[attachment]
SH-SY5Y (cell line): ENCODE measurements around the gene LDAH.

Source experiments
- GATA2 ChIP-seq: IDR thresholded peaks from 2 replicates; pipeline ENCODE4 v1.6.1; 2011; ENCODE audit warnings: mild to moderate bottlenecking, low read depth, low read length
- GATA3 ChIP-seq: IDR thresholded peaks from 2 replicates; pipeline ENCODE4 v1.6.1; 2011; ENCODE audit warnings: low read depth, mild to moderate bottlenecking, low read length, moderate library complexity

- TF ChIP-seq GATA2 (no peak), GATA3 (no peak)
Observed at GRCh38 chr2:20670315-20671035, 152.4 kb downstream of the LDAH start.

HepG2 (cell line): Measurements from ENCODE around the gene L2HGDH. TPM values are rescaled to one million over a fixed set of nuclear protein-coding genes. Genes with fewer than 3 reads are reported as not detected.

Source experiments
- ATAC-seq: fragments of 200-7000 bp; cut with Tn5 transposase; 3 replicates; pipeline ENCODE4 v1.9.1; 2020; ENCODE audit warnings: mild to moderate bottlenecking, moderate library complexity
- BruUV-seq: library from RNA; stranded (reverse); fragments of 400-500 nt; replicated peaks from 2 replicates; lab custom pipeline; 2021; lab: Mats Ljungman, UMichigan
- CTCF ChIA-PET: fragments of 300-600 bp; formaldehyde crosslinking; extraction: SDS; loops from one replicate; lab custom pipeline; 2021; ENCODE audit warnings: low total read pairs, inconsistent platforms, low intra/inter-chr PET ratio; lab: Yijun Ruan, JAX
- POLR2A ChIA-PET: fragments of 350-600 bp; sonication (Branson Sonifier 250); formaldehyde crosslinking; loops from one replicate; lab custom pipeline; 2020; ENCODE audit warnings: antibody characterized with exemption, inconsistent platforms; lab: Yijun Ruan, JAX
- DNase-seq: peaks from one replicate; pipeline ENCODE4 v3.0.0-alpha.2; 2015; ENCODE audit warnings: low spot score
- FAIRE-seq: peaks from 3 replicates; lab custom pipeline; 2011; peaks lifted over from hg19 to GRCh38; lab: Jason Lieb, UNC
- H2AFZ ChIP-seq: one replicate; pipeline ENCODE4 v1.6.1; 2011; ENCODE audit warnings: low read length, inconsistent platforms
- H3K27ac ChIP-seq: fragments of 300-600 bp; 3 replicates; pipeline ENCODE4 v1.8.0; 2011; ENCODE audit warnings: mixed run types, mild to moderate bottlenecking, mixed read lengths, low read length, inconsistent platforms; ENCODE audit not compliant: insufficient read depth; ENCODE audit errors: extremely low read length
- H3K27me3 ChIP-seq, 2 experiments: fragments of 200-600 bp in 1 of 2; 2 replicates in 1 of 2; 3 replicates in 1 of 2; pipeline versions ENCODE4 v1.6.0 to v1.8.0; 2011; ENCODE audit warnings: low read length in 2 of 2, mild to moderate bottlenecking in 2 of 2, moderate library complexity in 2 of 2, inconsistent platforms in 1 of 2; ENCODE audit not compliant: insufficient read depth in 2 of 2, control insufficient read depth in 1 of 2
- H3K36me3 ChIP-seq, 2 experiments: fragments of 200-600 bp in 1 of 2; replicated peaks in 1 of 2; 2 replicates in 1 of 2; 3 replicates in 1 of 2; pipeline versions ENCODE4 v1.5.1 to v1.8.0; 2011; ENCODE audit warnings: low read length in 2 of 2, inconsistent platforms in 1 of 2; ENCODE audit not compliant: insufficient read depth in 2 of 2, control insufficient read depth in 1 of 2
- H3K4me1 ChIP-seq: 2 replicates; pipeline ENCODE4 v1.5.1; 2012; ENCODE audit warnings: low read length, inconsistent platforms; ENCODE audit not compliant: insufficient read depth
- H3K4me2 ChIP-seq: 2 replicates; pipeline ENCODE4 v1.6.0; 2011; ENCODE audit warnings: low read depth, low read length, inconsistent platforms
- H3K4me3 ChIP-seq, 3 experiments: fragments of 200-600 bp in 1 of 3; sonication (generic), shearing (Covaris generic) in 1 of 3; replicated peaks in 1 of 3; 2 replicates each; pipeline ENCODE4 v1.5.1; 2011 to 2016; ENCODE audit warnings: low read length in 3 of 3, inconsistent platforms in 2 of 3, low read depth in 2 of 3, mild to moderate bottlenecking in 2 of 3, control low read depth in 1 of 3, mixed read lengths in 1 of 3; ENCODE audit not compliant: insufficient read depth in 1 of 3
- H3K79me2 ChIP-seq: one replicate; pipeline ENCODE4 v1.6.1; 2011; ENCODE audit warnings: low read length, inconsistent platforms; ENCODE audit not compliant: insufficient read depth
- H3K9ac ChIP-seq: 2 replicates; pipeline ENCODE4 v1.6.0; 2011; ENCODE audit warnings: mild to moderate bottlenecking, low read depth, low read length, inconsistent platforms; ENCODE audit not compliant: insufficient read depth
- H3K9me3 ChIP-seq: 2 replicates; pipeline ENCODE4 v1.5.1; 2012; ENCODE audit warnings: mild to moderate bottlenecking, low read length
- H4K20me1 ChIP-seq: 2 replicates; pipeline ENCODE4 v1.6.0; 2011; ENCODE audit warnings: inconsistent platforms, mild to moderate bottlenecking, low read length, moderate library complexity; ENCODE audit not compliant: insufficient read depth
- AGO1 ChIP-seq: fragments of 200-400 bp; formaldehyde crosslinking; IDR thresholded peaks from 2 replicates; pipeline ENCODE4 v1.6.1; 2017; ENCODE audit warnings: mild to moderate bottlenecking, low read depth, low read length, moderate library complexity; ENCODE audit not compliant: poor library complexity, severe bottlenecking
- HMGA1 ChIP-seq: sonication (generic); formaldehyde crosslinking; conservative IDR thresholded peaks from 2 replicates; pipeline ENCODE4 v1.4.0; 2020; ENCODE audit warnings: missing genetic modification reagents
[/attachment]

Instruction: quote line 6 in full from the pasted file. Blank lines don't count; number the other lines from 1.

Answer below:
Observed at GRCh38 chr2:20670315-20671035, 152.4 kb downstream of the LDAH start.